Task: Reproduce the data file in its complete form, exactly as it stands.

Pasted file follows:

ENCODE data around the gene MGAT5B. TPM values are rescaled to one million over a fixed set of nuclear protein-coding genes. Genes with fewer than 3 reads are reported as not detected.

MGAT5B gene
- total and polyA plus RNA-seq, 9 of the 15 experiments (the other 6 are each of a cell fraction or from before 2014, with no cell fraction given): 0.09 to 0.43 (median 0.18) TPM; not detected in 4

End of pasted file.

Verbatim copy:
ENCODE data around the gene MGAT5B. TPM values are rescaled to one million over a fixed set of nuclear protein-coding genes. Genes with fewer than 3 reads are reported as not detected.

MGAT5B gene
- total and polyA plus RNA-seq, 9 of the 15 experiments (the other 6 are each of a cell fraction or from before 2014, with no cell fraction given): 0.09 to 0.43 (median 0.18) TPM; not detected in 4